Snooker is not a sport that you associate with people acting like nutters, but William Werbeniuk is clearly the acceptation.
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Although he smashed it round the snooker table, it was his extracurricular activities that really gave him his name. This dude was famed for the insane amounts of booze that he chugged before and during matches. Here’s a little insight into the levels of alcoholism this guy was at:
At least six pints before a match and then one pint for each frame. In total, he drank between 40 and 50 pints of lager per day.
Doctors allegedly advised Werbeniuk to drink alcohol in order to counteract a benign essential tremor. However, his boozing got so out of hand that he eventually took a beta blocker to cope with the effects of booze on his heart. Unfortunately this got in the way of his career after the drug was classified as a performance enhancing substance by the International Olympic Committee. Up until then he managed to reach the quarter finals of the World Snooker Championship and was ranked as high as 8th in the world back in 1983.
Some of Werbeniuk’s most famous drinking feats include:
76 cans of lager during a game with John Spencer in Australia in the 1970s; 43 pints of lager in a snooker match/drinking contest against Scotsman Eddie Sinclair in which, after Sinclair had passed out following his 42nd pint, Werbeniuk was reported to say “I’m away to the bar now for a proper drink”; 28 pints of lager and 16 whiskies over the course of 11 frames during a match against Nigel Bond, in January 1990 – after which Werbeniuk then consumed an entire bottle of Scotch to “drown his sorrows” after losing the match.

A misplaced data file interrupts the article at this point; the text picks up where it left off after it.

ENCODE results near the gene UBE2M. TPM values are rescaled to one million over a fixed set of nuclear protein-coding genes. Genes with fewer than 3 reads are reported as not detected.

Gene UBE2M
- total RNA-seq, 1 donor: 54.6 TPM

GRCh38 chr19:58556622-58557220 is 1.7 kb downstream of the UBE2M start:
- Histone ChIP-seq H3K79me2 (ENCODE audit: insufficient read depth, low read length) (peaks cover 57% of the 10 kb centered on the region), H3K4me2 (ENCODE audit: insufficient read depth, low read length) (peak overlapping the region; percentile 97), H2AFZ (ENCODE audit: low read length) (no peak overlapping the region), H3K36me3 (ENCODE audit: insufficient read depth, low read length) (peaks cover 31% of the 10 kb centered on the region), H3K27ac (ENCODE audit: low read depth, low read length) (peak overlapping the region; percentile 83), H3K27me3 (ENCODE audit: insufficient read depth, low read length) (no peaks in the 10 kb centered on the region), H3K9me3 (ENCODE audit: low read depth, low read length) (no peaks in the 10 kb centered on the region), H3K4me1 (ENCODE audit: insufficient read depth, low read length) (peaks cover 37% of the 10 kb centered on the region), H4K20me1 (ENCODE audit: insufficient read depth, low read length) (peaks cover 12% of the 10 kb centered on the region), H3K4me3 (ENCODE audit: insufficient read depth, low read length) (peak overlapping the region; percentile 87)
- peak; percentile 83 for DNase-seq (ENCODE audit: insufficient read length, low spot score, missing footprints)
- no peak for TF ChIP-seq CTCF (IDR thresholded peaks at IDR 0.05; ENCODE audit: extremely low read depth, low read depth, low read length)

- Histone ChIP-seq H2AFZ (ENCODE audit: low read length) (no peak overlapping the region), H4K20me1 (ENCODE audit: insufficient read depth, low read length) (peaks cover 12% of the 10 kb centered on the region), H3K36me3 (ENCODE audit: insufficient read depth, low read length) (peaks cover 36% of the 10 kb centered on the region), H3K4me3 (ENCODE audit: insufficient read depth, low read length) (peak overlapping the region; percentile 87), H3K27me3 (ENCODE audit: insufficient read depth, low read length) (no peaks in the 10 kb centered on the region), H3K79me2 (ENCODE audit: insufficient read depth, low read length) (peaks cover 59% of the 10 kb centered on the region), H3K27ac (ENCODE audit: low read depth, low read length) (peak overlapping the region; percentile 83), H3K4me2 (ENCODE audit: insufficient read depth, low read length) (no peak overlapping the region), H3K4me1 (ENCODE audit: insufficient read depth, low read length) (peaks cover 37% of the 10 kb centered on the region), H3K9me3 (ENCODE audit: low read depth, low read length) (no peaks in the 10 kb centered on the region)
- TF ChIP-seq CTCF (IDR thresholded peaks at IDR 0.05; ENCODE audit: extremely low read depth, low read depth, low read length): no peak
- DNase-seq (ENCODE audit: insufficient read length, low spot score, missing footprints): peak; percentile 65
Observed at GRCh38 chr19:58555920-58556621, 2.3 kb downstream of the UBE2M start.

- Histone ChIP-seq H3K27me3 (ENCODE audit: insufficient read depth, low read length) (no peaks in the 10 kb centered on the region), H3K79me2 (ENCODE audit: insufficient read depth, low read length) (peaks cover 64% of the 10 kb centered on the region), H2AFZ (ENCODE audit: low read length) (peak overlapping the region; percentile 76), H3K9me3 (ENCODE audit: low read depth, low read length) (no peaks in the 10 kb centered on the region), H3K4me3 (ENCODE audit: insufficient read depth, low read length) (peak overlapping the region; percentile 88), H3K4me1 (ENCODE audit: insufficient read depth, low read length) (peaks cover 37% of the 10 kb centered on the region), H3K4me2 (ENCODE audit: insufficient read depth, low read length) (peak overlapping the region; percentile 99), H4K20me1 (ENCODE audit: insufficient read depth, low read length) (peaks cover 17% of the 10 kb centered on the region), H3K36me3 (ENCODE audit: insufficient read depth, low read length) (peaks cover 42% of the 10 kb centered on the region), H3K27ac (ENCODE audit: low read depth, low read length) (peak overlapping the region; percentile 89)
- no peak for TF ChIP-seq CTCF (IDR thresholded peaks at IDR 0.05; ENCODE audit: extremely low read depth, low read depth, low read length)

It makes my liver hurt just thinking about that. The press reported that he even managed to successfully claim the cost of 6 pints of lager before every match as a tax deductible expense. Lad.
This guy sounds like an absolute hero and if there were players as exciting as him in snooker, I might actually consider giving it a watch. Of course, all this alcohol eventually caught up with Bill and he died from heart failure at the young age of 56 back in 2003. To be honest, with the consumption levels that he was at, I’m surprised he lasted so long. Even to this day the sporting world has fond memories of the man affectionately known as ‘Big Bill’. Hats off to you Bill.
For more lads being lads, check out the top five memorable Danny Dyer moments. What a diamond geezer.